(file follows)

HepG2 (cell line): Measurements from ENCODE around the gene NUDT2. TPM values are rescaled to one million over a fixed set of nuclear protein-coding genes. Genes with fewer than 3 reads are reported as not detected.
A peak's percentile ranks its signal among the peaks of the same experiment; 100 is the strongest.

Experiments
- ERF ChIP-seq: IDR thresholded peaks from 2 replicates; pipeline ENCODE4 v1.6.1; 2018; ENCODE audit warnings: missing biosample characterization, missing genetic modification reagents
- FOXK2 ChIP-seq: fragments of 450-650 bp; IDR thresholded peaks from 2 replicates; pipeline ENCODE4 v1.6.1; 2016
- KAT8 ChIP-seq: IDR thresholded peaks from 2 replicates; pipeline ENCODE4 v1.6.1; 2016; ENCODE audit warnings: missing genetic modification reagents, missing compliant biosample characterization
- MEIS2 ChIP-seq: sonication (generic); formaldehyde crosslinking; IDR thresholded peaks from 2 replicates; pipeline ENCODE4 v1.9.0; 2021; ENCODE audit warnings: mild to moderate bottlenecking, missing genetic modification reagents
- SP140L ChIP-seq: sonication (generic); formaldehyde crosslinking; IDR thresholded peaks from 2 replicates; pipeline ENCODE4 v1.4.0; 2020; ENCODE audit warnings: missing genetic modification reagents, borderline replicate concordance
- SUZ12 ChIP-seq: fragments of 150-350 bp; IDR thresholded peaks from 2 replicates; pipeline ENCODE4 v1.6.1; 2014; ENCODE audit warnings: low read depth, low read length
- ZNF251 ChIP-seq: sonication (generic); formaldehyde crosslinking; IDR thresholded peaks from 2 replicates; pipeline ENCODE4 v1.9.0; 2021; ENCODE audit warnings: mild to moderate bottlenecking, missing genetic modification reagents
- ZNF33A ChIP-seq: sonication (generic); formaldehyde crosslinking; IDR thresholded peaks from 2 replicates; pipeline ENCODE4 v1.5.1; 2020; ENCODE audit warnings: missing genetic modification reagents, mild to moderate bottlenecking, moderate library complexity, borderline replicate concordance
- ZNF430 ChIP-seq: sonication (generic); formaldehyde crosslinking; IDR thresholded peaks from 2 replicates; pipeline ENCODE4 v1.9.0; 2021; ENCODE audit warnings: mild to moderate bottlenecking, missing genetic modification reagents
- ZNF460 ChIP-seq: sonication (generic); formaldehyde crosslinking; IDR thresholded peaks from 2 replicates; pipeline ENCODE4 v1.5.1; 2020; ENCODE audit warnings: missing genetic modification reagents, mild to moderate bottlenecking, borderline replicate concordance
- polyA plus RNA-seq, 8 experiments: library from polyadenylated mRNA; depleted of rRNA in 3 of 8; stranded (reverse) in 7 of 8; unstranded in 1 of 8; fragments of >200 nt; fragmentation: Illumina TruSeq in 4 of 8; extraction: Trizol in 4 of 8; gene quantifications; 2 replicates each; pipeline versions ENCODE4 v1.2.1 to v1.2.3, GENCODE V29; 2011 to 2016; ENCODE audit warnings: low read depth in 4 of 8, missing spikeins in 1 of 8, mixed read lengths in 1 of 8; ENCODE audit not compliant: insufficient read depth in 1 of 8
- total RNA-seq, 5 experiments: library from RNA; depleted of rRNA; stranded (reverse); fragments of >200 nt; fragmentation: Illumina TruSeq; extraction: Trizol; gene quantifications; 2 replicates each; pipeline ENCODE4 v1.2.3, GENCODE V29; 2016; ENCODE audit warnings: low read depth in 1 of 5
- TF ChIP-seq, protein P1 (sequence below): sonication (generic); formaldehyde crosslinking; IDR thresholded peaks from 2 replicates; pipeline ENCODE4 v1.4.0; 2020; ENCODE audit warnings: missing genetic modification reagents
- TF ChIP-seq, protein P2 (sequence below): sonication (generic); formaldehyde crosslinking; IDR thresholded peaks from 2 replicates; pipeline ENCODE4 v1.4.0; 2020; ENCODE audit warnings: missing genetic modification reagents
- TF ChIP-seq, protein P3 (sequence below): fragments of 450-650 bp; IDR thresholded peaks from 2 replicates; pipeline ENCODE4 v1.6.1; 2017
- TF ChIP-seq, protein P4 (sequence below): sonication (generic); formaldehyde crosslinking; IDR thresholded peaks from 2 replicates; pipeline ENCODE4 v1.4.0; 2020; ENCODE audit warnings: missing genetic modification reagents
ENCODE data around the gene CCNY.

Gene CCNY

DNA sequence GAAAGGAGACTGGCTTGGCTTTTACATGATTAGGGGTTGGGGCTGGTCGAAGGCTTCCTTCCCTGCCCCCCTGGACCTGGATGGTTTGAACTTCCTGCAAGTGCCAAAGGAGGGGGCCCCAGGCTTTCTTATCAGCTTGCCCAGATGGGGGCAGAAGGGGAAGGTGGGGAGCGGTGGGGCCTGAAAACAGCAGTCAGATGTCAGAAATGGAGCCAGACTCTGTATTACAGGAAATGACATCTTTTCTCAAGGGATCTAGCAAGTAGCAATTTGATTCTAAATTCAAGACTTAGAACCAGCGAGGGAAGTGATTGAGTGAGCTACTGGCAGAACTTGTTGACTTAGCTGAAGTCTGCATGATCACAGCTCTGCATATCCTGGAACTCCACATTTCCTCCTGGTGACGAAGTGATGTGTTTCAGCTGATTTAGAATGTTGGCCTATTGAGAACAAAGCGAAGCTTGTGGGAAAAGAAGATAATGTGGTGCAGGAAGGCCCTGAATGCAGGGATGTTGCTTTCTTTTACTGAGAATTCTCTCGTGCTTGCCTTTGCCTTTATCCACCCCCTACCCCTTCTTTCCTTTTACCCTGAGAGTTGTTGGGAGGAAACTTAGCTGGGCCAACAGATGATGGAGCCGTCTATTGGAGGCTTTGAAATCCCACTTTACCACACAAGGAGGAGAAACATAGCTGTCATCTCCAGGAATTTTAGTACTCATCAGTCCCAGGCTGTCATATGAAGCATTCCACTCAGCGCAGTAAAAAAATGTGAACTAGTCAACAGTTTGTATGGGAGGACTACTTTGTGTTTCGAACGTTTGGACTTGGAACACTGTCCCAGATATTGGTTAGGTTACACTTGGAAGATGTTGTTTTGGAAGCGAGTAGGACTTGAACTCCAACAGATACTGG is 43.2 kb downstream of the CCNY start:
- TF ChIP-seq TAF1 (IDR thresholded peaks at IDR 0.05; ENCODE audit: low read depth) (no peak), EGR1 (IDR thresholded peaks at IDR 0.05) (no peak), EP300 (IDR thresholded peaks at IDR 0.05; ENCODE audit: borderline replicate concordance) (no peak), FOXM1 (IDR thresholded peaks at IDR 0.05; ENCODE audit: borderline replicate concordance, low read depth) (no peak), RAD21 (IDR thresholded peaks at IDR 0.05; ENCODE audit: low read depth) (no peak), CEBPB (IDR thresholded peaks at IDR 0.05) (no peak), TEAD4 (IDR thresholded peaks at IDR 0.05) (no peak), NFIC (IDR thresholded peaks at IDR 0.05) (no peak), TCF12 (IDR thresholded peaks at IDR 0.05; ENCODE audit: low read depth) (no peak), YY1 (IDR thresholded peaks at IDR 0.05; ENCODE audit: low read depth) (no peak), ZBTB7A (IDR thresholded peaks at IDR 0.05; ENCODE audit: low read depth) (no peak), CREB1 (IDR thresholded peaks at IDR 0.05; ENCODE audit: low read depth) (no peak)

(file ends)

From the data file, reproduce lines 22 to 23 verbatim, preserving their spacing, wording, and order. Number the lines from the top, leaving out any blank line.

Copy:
DNA sequence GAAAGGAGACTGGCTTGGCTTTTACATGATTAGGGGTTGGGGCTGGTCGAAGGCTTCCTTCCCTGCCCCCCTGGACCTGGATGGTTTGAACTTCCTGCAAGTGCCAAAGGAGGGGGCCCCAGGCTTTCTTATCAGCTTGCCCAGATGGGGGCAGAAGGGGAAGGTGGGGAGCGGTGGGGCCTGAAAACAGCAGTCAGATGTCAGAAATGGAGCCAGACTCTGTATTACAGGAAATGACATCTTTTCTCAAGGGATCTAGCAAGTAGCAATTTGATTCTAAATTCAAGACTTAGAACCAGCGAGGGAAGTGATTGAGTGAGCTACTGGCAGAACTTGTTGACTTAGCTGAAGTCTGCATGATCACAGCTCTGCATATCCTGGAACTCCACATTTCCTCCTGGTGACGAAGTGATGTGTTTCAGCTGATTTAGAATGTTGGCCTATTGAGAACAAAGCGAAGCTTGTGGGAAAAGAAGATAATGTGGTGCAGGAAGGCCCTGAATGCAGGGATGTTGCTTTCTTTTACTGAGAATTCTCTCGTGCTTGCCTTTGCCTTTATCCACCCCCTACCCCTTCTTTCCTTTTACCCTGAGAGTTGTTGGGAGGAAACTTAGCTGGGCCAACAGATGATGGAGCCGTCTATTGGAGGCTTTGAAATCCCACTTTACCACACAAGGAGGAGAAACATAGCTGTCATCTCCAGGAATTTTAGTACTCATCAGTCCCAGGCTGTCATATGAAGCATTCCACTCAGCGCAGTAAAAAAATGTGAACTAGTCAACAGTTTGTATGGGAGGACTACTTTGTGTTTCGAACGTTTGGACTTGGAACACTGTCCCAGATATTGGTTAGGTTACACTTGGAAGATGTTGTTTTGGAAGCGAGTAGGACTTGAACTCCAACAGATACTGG is 43.2 kb downstream of the CCNY start:
- TF ChIP-seq TAF1 (IDR thresholded peaks at IDR 0.05; ENCODE audit: low read depth) (no peak), EGR1 (IDR thresholded peaks at IDR 0.05) (no peak), EP300 (IDR thresholded peaks at IDR 0.05; ENCODE audit: borderline replicate concordance) (no peak), FOXM1 (IDR thresholded peaks at IDR 0.05; ENCODE audit: borderline replicate concordance, low read depth) (no peak), RAD21 (IDR thresholded peaks at IDR 0.05; ENCODE audit: low read depth) (no peak), CEBPB (IDR thresholded peaks at IDR 0.05) (no peak), TEAD4 (IDR thresholded peaks at IDR 0.05) (no peak), NFIC (IDR thresholded peaks at IDR 0.05) (no peak), TCF12 (IDR thresholded peaks at IDR 0.05; ENCODE audit: low read depth) (no peak), YY1 (IDR thresholded peaks at IDR 0.05; ENCODE audit: low read depth) (no peak), ZBTB7A (IDR thresholded peaks at IDR 0.05; ENCODE audit: low read depth) (no peak), CREB1 (IDR thresholded peaks at IDR 0.05; ENCODE audit: low read depth) (no peak)